- The Automobile Association of South Africa wants the government to review fuel taxes urgently.
- General Fuel Levy and Road Accident Fund Levy of key concern regarding high gas prices.
- AA asks consumers to sign a petition that it will present to the government to review the fuel price.
- For motoring news, go to Wheels24
2021 saw fuel prices reach record high levels in South Africa of more than R20 per litre, and they are again touching those levels despite a decrease in fuel prices in January. The General Fuel Levy is currently pegged at R3.93 per litre (up from R3.77 in 2021), and the Road Accident Fund (RAF) levy at R2.18 per litres (up from R2.07 in 2021).
Combined, just these two levies add R6.11 to every litre of petrol and diesel sold in the country. The Automobile Association of South Arica (AASA) says any adjustments announced by the Minister of Finance in the Budget Speech must consider financially-constrained motorists.
The time to act is now
"Government must act quickly to deal more effectively with the fuel price to mitigate against rising costs that negatively impact all consumers in the country. This can only be achieved through a review of the current fuel pricing model," the AA notes.
"Our economy is closely linked to the fuel price; it is a major input cost in the manufacturing, retailing and agricultural sectors. We have noted before that a review of the current structure of the fuel price and an audit of all the elements that comprise the fuel price should be done sooner rather than later. We, therefore, call on the Minister of Finance to initiate such a review during his Budget Speech on 23 February," says the AA.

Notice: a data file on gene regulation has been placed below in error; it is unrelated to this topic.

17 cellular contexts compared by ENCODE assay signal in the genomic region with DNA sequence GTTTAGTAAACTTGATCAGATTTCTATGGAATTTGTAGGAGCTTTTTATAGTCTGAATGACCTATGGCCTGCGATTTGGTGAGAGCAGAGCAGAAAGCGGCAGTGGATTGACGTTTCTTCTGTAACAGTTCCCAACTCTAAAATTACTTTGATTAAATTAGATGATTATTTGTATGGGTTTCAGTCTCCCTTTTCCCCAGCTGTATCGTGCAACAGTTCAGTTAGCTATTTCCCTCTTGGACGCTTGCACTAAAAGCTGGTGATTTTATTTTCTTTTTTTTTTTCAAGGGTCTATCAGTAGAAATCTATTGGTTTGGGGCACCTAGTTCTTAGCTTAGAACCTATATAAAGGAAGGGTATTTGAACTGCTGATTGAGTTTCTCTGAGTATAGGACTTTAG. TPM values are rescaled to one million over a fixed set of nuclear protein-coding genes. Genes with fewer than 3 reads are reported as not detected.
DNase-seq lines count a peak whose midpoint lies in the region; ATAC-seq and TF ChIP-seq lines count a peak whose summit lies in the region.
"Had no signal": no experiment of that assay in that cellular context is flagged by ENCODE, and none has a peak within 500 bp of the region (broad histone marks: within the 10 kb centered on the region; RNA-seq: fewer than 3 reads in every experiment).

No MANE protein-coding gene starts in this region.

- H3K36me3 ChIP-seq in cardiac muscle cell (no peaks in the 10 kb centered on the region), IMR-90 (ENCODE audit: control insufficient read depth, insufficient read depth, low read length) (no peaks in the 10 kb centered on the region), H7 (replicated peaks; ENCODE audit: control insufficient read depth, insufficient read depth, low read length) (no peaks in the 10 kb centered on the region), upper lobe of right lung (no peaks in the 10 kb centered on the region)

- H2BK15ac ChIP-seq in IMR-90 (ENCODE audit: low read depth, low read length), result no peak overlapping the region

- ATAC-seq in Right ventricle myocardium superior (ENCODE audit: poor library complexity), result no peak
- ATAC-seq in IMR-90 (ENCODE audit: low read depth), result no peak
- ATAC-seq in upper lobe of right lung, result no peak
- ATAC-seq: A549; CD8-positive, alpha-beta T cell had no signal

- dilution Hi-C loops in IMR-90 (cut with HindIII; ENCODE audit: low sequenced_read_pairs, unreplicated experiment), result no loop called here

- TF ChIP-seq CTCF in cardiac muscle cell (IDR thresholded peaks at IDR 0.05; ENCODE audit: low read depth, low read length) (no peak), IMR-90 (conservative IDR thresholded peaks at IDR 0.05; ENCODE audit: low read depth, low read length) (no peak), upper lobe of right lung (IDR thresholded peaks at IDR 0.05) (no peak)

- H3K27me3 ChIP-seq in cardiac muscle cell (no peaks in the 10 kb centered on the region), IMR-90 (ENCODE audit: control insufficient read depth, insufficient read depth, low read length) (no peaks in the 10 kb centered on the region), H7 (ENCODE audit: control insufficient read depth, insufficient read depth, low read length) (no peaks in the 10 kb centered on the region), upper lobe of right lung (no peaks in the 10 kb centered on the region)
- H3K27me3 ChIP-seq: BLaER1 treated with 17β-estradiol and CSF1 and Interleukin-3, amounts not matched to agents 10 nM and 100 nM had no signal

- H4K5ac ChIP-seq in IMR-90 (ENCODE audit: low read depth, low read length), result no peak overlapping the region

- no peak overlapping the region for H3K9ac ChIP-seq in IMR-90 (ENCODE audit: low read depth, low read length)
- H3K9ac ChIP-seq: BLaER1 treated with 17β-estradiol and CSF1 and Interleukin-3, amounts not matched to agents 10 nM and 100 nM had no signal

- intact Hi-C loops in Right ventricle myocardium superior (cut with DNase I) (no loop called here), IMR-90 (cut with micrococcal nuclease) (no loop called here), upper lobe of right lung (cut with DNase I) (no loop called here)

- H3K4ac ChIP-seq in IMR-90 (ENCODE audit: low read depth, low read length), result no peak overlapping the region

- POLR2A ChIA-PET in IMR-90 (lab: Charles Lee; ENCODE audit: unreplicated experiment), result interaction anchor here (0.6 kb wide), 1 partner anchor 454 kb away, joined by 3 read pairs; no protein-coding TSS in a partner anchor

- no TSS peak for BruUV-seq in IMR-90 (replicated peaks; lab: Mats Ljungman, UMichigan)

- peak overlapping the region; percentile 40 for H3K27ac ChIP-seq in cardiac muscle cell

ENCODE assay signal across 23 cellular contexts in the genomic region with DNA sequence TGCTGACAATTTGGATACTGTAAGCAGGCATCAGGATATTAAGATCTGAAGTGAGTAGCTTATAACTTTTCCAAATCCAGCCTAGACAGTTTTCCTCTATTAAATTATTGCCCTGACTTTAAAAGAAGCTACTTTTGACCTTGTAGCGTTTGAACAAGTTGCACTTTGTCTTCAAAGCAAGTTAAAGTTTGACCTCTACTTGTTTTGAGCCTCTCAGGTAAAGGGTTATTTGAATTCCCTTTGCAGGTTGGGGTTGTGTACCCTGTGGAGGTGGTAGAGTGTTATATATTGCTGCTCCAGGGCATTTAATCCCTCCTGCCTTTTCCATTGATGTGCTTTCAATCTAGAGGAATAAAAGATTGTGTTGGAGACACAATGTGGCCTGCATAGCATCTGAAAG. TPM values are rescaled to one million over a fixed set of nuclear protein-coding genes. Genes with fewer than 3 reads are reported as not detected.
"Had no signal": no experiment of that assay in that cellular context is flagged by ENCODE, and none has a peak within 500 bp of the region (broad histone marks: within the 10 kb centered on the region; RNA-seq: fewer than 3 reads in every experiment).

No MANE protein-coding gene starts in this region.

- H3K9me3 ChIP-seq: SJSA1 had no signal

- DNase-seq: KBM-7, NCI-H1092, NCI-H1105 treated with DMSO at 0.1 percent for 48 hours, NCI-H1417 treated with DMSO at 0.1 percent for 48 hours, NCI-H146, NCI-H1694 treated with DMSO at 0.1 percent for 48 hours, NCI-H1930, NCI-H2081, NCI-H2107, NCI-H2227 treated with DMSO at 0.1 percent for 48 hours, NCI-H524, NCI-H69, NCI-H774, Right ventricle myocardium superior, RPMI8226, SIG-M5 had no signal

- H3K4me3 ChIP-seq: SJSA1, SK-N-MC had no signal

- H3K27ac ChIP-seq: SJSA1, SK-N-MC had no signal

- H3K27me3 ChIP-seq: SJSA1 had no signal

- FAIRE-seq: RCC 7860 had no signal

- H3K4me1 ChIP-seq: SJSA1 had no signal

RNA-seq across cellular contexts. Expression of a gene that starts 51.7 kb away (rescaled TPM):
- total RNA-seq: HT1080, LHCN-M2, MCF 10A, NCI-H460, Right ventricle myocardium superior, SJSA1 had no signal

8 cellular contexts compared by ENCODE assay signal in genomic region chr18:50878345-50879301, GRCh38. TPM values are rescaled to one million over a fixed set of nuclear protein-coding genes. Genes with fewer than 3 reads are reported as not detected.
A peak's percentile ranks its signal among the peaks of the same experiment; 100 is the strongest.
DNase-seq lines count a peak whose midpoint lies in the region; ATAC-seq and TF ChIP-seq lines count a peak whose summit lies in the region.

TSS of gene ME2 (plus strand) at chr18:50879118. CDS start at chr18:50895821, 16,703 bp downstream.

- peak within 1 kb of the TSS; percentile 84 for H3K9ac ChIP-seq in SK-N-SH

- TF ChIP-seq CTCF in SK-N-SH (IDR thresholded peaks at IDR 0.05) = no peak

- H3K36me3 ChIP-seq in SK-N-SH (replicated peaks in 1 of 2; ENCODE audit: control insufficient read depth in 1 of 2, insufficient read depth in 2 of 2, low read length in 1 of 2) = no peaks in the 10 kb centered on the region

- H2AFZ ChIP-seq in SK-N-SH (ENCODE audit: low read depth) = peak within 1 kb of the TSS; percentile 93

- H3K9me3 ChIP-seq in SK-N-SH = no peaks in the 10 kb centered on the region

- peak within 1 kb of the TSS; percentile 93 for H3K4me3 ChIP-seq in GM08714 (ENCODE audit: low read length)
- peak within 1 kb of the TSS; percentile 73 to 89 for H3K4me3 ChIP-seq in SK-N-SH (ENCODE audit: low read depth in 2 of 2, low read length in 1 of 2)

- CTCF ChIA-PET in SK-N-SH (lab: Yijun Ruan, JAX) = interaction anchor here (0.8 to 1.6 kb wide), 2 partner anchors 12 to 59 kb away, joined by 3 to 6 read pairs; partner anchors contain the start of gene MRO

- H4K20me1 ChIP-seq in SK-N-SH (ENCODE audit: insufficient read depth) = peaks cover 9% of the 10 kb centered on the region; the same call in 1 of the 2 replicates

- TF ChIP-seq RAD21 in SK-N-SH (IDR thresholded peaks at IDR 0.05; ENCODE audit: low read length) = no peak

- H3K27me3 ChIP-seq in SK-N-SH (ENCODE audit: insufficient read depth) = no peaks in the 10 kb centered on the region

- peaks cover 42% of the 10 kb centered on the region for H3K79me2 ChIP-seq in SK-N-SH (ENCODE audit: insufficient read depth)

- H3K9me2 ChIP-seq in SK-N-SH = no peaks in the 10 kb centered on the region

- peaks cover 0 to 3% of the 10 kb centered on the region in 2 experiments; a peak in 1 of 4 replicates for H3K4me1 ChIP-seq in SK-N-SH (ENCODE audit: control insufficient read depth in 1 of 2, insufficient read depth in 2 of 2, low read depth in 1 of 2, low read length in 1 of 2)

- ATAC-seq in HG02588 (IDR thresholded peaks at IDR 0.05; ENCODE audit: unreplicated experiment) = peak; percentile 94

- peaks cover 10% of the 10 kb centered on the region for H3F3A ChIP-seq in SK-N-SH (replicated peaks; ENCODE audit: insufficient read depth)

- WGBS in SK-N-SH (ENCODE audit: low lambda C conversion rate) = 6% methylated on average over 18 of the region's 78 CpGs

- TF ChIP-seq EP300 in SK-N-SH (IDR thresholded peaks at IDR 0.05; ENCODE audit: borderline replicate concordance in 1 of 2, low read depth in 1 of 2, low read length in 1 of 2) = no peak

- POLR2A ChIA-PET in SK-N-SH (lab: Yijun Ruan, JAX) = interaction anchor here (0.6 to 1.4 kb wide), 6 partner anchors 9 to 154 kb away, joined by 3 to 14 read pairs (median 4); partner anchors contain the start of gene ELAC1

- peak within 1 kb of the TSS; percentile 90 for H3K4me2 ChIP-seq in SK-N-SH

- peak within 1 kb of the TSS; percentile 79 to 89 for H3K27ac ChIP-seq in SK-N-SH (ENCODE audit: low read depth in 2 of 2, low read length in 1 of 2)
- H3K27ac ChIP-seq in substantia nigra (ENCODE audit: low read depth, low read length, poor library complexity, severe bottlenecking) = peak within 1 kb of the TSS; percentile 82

In addition, the Association again urges the Minister not to increase the fuel levies, which are part of the fuel price: "We know all too well of the economic challenges facing the country and of the importance of the revenue raised through the two main levies. We are also aware that, as was the case last year, delivering a Budget in the current economic environment is tricky and difficult and that the pressure to ease the government's financial burden is immense. However, increasing the levels of the General Fuel and Road Accident levies will be counter-productive as this will impact mostly on the poorest of the poor."
Fuel is cheaper next door
Neighbouring countries that buy fuel directly from South Africa do not add these taxes to their fuel pricing, making their fuels cheaper than in the country that supplies them.
"Our country faces enormous and complex economic challenges. High fuel prices are adding to these challenges, and instead of accepting the current model, we must seek solutions that benefit consumers, not place them in more financial distress. One immediate solution for us, for instance, is to review the funding of the poorly managed Road Accident Fund (RAF). Our reliance on the RAF is a direct result of South Africa's poor road safety, and that's where more attention needs to be given for a long-term solution," urges the AA.
Signatures from the AA's petition calling on the Minister to #ReviewTheFuel in his Budget Speech next Wednesday will be submitted along with a letter from Association expressing its views on the levies and calling on him to initiate the fuel review. You can add your voice to the petition by visiting the AA website.
"We must accept that drastic intervention is needed if we are to grow our economy; one way we believe this can be done is by dealing more effectively with the fuel price than what we currently are," the AA concludes.
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